Most people will tell you that you need to major in accounting, economics, or finance to land a job on Wall Street.
Daniel Rasmussen is the founder of Verdad Fund Advisors, and he’s calling BS on needing a BS.
Rasmussen, who was recently named to Forbes’ “30 Under 30” finance list, majored in history and literature at Harvard University. He is also the author of “American Uprising,” a New York Times best-seller that chronicles a little-known slave rebellion in pre-Civil War Louisiana.
He told Business Insider that he found a home in finance after he joined Bridgewater Associates as an intern. He went on to work for the private-equity company Bain Capital, after which he founded his own hedge fund, where he aims “to replicate private-equity returns in the public markets by using research and quantitative methods to build a portfolio of leveraged companies.”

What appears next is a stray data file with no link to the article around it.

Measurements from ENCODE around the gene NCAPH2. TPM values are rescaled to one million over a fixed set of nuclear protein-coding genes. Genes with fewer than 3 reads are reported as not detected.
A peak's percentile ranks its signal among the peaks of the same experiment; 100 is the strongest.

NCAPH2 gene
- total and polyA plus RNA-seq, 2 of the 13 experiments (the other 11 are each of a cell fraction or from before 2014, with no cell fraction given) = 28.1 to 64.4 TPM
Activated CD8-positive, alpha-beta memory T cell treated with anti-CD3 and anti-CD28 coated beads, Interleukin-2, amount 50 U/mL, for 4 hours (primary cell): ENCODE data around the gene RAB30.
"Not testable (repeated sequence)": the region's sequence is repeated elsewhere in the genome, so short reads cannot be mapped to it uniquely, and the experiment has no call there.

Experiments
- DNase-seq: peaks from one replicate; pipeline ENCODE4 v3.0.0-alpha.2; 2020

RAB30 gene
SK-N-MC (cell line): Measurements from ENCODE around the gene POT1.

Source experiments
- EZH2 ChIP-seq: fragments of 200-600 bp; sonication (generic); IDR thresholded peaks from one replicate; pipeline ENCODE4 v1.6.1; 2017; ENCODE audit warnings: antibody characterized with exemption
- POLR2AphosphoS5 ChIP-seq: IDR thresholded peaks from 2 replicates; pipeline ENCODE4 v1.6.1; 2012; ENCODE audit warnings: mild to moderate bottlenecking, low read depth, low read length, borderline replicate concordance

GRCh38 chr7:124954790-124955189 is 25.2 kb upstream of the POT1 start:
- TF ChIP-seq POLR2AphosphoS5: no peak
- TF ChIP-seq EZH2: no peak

Though he has spent nearly a decade in finance, he is still a historian at heart. And Rasmussen said he believes humanities majors have something special to offer financial firms.
“Students of history and literature are more trained to understand the existence of multiple perspectives and to engage with them, and so can often more accurately understand the human dynamics that drive stock market flows,” Rasmussen said.
That skill is the reason he exclusively hires liberal arts majors for his undergraduate internship program.
Rasmussen firmly believes that every financier should have a strong education in the history of finance.
“I think my best recommendation is to read the academia – the books of great investors,” he said. “How can you bet on someone’s money without knowing the history?”
He strongly suggests the work of Eugene Fama, whom many consider the father of finance, as a must-read. Rasmussen also recommends Robert Shiller’s “Irrational Exuberance” and Philip Tetlock’s “Expert Political Judgment.”